Genes are responsible for ten percent of variation in the ability to empathize with others. Photo: ISTOCK

Not to give you an easy out for why you couldn’t relate to your friend’s latest sob story, but according to a new study, the ability to empathize with others might be slightly out of your control. New research published in the journal Translational Psychiatry finds that some people have a greater capacity for empathy than others, and that the ability may in part be dictated by genetics.

Researchers from the University of Cambridge collaborated with personal genetics testing company 23andMe to test the DNA of nearly 47,000 British adults. 

The subjects also completed an Emotional Quotient (EQ) test — 60 questions that measure empathy through self-reported answers.

The researchers define empathy in two parts: Cognitive empathy, the ability to “identify other people’s thoughts, intentions, desires and feelings”; and affective empathy, the ability to “respond to others’ mental states with an appropriate emotion.” (Sympathy, if you need a refresher, describes the ability to commiserate with someone because you share or have shared similar feelings and experiences, while empathy requires you to put yourself in another person's shoes.)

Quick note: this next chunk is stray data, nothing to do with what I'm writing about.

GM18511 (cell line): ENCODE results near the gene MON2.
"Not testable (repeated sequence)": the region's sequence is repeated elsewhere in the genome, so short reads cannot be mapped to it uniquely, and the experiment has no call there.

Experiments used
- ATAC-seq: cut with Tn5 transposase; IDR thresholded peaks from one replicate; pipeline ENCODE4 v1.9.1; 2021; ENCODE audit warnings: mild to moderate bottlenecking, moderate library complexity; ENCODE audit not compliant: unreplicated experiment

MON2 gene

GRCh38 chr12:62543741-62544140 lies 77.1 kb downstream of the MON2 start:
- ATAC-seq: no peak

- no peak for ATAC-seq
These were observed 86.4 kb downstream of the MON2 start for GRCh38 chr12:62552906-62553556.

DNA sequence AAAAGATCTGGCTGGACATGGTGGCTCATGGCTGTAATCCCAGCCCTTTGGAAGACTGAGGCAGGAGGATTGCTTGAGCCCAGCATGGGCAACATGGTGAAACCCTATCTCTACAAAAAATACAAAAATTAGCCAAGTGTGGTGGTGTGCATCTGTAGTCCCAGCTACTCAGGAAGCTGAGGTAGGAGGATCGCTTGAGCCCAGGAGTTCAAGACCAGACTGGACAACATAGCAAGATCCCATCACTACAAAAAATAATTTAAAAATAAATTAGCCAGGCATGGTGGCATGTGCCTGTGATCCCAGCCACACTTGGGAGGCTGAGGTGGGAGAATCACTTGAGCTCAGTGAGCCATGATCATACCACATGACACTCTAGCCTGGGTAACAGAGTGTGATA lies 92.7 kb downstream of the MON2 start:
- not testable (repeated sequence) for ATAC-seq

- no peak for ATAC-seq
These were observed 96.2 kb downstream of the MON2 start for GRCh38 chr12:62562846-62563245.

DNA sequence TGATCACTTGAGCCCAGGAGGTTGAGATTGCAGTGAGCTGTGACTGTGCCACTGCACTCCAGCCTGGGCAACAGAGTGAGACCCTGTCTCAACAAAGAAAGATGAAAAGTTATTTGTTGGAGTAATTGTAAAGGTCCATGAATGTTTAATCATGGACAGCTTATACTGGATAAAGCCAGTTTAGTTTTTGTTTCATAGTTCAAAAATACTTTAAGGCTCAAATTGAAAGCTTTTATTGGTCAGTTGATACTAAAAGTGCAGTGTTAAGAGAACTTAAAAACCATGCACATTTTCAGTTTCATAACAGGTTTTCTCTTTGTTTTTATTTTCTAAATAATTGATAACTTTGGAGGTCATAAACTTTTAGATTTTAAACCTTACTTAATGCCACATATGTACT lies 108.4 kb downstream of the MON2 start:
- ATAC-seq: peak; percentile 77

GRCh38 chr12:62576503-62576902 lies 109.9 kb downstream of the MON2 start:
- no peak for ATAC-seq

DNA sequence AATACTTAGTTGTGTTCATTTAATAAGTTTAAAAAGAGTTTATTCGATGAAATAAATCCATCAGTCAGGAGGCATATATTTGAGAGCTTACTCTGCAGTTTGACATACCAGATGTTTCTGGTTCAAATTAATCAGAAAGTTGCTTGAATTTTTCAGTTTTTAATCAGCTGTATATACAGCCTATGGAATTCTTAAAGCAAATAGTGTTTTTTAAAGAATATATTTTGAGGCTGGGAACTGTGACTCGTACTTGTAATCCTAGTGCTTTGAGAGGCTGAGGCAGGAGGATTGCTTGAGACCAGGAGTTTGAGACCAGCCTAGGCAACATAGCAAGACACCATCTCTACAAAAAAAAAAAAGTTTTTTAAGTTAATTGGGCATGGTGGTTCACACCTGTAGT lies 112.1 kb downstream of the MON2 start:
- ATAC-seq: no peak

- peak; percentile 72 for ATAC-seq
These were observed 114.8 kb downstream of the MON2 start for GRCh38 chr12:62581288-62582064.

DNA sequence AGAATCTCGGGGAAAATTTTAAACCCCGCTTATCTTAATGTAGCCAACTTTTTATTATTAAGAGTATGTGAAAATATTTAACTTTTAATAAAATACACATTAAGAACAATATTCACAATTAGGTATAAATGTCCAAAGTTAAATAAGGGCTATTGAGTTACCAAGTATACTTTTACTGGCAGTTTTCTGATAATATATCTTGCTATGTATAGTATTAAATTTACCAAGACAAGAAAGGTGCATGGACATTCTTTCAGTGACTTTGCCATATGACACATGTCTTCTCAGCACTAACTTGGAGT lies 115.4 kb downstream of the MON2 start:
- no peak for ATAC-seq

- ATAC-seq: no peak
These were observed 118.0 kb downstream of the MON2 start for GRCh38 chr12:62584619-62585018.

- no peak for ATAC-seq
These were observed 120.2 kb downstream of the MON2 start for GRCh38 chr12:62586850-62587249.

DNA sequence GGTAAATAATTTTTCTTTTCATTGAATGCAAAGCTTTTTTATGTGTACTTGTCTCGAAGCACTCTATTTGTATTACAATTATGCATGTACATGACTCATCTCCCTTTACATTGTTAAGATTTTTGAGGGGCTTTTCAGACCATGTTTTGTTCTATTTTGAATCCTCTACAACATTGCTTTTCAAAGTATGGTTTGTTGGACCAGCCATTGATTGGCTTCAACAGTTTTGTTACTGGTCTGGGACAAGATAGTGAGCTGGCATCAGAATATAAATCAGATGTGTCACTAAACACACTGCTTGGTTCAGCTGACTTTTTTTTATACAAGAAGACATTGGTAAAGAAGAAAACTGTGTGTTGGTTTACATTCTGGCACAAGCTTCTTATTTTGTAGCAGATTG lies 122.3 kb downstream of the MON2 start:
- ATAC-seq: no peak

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On the DNA-side, the researchers learned that genetics accounts for ten percent of variation in people's ability to empathize. They also identified a genetic link between a lower capacity for empathy and a higher risk of developing autism, schizophrenia and anorexia. 

Results from the EQ tests found that women are slightly more empathetic than men, which the researchers attributed to (non-genetic) prenatal hormonal influences or societal factors. 

The ten percent genetic component doesn’t sound like much, but it is significant in how it can “help us understand people such as those with autism who struggle to imagine another person’s thoughts and feelings,” said Professor Simon Baron-Cohen, a study lead and the Director of the Autism Research Center at Cambridge University.

Still, as co-study lead Varun Warrier pointed out, “it will be equally important to understand the non-genetic factors that explain the other 90 percent.” 

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